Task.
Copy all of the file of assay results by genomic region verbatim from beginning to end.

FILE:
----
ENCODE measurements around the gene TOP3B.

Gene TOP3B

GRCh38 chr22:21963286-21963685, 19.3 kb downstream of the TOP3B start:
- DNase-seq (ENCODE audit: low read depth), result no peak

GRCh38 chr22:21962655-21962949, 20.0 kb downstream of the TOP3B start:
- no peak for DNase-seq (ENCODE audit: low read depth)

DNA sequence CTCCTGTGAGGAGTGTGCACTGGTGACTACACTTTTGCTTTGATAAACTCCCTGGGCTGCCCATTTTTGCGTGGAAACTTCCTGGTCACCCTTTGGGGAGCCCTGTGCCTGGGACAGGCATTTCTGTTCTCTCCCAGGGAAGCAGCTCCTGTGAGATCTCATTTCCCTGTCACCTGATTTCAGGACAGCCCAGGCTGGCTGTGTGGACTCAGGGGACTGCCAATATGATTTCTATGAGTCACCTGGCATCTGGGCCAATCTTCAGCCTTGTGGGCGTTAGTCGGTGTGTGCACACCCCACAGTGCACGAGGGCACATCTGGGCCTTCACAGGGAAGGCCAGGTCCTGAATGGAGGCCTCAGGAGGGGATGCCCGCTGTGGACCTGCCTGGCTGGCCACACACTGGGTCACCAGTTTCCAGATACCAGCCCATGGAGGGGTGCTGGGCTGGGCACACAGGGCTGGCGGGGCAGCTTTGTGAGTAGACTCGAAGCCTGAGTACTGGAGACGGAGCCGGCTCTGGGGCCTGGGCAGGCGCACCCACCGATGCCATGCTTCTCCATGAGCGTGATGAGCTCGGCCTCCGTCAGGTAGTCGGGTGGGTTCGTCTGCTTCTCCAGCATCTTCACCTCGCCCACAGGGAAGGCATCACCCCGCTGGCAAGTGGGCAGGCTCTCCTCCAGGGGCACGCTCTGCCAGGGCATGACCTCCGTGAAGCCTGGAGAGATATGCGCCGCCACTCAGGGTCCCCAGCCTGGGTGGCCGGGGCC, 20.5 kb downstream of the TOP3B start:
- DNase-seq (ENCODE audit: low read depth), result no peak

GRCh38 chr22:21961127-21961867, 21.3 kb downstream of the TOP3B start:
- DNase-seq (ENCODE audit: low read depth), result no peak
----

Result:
ENCODE measurements around the gene TOP3B.

Gene TOP3B

GRCh38 chr22:21963286-21963685, 19.3 kb downstream of the TOP3B start:
- DNase-seq (ENCODE audit: low read depth), result no peak

GRCh38 chr22:21962655-21962949, 20.0 kb downstream of the TOP3B start:
- no peak for DNase-seq (ENCODE audit: low read depth)

DNA sequence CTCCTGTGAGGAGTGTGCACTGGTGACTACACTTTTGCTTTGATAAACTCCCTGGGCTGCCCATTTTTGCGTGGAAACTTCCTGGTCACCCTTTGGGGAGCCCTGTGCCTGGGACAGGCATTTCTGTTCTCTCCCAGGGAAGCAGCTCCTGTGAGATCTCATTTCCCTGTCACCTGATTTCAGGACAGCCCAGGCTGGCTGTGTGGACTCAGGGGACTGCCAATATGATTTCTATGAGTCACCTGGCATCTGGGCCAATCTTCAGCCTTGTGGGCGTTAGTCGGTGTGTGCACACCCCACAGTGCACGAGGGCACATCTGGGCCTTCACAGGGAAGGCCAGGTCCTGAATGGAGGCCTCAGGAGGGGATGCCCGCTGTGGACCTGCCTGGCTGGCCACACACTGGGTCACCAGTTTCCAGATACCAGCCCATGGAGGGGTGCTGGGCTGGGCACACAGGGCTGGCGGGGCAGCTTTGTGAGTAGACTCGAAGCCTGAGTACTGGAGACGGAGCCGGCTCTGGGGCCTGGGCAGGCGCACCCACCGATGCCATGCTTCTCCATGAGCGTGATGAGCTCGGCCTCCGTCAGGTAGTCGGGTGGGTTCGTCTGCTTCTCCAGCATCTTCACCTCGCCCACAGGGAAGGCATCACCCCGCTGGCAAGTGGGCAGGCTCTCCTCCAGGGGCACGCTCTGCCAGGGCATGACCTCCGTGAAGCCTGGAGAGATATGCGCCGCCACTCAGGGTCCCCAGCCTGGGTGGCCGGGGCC, 20.5 kb downstream of the TOP3B start:
- DNase-seq (ENCODE audit: low read depth), result no peak

GRCh38 chr22:21961127-21961867, 21.3 kb downstream of the TOP3B start:
- DNase-seq (ENCODE audit: low read depth), result no peak